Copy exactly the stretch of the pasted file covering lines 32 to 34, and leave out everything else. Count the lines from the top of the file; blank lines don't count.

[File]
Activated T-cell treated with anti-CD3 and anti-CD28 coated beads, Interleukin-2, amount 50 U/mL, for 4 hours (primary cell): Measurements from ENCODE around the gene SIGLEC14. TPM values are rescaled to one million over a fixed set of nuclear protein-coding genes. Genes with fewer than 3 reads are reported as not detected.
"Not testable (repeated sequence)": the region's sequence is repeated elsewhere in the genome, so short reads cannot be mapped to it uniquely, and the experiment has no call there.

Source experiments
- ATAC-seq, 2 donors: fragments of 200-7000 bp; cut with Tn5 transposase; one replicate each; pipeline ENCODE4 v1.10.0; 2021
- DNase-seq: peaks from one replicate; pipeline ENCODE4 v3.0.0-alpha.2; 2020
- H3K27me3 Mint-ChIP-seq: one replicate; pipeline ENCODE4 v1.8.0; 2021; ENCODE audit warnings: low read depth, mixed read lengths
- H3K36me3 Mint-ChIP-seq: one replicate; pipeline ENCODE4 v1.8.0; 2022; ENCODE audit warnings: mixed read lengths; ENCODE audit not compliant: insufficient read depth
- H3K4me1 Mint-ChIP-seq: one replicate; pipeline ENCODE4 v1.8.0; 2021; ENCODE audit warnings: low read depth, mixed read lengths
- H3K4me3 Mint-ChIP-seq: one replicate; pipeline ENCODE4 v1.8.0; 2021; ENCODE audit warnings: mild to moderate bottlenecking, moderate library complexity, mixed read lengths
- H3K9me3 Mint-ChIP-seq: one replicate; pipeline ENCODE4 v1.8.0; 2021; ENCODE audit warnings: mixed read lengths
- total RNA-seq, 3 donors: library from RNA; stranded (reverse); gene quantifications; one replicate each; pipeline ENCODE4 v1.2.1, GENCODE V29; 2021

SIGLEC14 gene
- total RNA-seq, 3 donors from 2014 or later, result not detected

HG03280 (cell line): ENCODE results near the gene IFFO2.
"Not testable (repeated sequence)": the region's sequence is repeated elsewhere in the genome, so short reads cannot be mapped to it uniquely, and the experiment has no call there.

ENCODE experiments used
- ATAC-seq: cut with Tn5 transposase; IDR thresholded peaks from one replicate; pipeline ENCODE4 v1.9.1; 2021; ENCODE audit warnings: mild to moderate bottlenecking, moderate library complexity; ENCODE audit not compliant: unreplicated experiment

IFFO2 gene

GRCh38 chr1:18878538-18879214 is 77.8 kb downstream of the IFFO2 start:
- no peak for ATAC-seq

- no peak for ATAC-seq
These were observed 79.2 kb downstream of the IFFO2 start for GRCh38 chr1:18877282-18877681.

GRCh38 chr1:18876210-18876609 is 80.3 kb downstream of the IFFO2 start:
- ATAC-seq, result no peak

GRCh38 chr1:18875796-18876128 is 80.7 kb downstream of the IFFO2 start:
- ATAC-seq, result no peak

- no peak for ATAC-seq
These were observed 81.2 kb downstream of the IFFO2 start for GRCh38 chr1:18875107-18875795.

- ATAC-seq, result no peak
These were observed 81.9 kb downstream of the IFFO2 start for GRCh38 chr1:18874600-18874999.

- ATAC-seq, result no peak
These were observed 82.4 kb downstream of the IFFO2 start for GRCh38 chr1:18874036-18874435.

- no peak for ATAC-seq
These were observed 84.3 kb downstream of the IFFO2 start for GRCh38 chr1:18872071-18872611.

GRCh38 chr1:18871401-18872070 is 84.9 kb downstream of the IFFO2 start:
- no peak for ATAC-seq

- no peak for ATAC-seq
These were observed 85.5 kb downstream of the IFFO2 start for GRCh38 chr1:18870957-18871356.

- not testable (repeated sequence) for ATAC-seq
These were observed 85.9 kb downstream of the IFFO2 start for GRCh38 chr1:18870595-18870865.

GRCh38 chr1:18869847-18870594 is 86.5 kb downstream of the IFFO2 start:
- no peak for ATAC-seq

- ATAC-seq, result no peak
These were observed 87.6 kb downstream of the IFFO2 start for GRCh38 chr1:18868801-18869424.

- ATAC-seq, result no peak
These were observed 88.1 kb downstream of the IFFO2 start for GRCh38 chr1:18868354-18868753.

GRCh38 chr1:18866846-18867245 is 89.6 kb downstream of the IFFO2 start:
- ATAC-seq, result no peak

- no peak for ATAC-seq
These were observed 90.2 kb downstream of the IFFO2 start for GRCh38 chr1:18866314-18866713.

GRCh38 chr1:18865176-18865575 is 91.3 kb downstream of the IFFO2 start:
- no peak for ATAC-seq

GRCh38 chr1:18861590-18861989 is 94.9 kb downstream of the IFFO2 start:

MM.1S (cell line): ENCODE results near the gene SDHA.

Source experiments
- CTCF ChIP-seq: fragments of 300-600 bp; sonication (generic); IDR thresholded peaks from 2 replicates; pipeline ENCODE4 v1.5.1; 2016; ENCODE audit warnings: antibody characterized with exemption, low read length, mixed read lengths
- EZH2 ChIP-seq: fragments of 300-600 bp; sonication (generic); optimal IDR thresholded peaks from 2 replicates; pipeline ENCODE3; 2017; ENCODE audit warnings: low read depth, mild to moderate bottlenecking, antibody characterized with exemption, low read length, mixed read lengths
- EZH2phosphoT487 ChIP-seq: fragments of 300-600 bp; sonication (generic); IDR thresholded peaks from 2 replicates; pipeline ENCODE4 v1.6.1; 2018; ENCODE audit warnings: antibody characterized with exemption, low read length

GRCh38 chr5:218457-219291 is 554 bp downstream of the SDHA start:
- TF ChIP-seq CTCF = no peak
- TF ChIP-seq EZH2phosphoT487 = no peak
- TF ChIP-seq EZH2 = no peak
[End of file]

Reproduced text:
These were observed 82.4 kb downstream of the IFFO2 start for GRCh38 chr1:18874036-18874435.

- no peak for ATAC-seq
These were observed 84.3 kb downstream of the IFFO2 start for GRCh38 chr1:18872071-18872611.